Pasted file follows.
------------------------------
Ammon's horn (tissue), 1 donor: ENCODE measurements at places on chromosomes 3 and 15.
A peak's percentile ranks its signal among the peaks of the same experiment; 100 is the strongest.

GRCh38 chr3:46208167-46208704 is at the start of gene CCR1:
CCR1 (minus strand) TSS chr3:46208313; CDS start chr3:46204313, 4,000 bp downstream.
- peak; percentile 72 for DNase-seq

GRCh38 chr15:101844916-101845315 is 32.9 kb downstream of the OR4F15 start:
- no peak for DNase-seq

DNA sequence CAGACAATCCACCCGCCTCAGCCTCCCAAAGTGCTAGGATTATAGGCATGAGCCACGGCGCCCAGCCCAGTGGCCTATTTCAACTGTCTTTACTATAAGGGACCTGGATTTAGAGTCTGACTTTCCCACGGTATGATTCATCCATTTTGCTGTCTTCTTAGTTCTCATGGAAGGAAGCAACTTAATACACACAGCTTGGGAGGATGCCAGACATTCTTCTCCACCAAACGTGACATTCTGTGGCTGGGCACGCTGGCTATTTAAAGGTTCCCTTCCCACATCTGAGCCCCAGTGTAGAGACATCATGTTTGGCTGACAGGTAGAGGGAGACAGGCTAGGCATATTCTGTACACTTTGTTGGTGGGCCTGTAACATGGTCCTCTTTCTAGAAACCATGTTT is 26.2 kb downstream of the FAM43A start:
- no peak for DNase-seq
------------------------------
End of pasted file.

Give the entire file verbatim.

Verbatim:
Ammon's horn (tissue), 1 donor: ENCODE measurements at places on chromosomes 3 and 15.
A peak's percentile ranks its signal among the peaks of the same experiment; 100 is the strongest.

GRCh38 chr3:46208167-46208704 is at the start of gene CCR1:
CCR1 (minus strand) TSS chr3:46208313; CDS start chr3:46204313, 4,000 bp downstream.
- peak; percentile 72 for DNase-seq

GRCh38 chr15:101844916-101845315 is 32.9 kb downstream of the OR4F15 start:
- no peak for DNase-seq

DNA sequence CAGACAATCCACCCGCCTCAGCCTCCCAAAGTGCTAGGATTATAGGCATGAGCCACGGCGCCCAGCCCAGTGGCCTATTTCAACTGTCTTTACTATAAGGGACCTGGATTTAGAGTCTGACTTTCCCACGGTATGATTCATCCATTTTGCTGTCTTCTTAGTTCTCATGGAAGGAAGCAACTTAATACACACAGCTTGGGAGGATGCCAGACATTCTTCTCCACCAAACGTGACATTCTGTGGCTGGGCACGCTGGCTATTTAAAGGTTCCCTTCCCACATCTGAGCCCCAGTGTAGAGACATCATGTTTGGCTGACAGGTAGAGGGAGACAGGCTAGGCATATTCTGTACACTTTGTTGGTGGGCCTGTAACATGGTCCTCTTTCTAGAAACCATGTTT is 26.2 kb downstream of the FAM43A start:
- no peak for DNase-seq